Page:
Like many of his peers, James Madison collected and referenced a wide range of maps. In an August 1822 letter to William Taylor Barry, Madison wrote: “A knowledge of the Globe & its various inhabitants, however slight, might moreover create a taste for Books of Travels and Voyages, out of which might grow a general taste for history, an inexhaustible fund of entertainment & instruction.” Madison emphasized a familiarity with geography, “such as can easily be conveyed by a Globe & Maps, and a concise Geographical Grammar.” Research has identified many of the maps in Madison’s collection, including atlases, dissected or segmented maps mounted on linen, and maps on rollers, intended to be displayed.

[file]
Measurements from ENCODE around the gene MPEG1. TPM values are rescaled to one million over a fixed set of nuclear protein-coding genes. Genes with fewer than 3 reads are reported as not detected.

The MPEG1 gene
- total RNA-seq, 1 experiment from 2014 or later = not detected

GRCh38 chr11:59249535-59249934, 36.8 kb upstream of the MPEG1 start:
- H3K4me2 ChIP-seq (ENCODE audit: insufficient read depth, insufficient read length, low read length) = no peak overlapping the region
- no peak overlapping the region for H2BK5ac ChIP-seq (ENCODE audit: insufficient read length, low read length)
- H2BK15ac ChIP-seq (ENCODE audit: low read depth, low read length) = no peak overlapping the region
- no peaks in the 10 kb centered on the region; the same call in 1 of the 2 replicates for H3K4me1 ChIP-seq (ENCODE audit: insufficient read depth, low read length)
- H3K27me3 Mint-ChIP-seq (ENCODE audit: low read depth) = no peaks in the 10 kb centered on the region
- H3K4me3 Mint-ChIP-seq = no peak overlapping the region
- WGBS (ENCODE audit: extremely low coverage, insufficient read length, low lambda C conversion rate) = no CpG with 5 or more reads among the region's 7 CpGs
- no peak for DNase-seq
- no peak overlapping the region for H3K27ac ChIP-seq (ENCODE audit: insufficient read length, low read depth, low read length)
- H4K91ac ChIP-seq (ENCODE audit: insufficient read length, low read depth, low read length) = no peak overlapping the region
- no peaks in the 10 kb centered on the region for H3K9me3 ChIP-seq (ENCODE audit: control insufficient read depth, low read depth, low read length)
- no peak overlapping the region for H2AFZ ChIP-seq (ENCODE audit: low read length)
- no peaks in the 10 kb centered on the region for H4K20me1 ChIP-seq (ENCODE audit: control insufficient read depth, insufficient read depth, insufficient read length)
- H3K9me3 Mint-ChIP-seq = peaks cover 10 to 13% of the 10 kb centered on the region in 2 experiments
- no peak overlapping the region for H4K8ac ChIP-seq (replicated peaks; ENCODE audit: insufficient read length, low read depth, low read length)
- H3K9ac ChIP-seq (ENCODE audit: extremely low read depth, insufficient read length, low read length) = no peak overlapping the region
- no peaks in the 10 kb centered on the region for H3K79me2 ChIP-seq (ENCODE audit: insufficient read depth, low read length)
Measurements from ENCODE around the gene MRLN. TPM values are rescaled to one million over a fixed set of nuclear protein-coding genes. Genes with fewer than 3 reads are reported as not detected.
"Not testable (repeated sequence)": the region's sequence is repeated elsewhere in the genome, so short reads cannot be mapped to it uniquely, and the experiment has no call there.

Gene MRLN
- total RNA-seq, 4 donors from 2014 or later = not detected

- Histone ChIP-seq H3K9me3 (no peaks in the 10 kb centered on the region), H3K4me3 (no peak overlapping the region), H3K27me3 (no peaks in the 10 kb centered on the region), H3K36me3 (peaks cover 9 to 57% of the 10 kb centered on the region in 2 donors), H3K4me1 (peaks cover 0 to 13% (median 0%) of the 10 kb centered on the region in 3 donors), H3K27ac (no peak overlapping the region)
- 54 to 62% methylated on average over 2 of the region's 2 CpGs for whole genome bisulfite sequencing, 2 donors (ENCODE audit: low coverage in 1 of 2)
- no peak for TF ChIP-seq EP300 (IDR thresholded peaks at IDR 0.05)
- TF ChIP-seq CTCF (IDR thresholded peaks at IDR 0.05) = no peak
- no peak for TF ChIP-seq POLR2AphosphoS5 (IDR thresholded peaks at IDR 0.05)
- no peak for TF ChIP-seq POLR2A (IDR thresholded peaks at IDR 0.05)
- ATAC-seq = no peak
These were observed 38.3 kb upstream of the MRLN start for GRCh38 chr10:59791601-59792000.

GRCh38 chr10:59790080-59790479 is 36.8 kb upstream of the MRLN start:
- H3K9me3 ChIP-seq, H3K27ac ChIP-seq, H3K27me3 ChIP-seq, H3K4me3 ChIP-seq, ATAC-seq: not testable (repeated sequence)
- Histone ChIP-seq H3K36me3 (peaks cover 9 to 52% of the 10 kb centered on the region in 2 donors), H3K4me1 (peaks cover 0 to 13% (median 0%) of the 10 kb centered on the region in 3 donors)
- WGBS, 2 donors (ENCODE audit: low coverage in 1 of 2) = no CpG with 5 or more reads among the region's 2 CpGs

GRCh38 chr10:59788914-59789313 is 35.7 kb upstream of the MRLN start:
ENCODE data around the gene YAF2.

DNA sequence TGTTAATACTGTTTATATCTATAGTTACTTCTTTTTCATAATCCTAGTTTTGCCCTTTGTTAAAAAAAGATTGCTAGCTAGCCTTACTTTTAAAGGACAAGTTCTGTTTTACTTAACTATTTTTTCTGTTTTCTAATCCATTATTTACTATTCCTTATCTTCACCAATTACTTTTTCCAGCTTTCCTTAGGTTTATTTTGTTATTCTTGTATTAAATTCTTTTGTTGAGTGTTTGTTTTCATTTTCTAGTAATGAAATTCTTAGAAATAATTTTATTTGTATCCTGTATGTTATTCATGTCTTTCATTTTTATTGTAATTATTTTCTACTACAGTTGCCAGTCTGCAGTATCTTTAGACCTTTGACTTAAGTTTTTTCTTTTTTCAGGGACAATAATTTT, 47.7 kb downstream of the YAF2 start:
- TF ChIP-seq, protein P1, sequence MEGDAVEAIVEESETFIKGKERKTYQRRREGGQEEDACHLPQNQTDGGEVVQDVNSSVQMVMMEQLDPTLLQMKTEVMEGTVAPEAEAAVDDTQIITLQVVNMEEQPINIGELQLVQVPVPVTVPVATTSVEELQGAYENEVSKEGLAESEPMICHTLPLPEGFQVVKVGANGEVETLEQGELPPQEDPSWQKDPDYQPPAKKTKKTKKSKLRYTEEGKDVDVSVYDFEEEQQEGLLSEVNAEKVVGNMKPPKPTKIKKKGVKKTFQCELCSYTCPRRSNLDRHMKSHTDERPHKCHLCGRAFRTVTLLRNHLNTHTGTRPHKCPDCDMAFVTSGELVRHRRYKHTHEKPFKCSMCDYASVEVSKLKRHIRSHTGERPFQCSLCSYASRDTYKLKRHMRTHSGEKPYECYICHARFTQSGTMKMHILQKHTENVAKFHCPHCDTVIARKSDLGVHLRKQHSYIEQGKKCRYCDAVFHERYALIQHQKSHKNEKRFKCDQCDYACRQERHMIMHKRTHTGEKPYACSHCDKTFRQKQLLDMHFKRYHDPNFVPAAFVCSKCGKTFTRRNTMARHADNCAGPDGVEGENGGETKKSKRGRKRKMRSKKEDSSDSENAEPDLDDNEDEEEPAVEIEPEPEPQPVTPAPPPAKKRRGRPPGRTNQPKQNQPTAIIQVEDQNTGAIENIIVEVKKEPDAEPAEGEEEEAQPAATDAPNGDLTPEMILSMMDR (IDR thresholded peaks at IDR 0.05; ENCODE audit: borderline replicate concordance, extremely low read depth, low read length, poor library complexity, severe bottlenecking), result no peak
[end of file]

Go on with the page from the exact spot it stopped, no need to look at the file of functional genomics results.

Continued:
Hanging above the mantel is a map of Virginia published in Richmond in 1807. Commonly referred to as “Bishop Madison’s Map,” it was the first map to be compiled, engraved, and published in the Commonwealth; all prior maps of the colony were printed in England. As president of the College of William and Mary, President Madison’s cousin, Bishop James Madison was tasked with selecting Virginia’s Surveyor General, and he recognized the need for an updated map to improve upon the 1753 work of Peter Jefferson and Joshua Fry.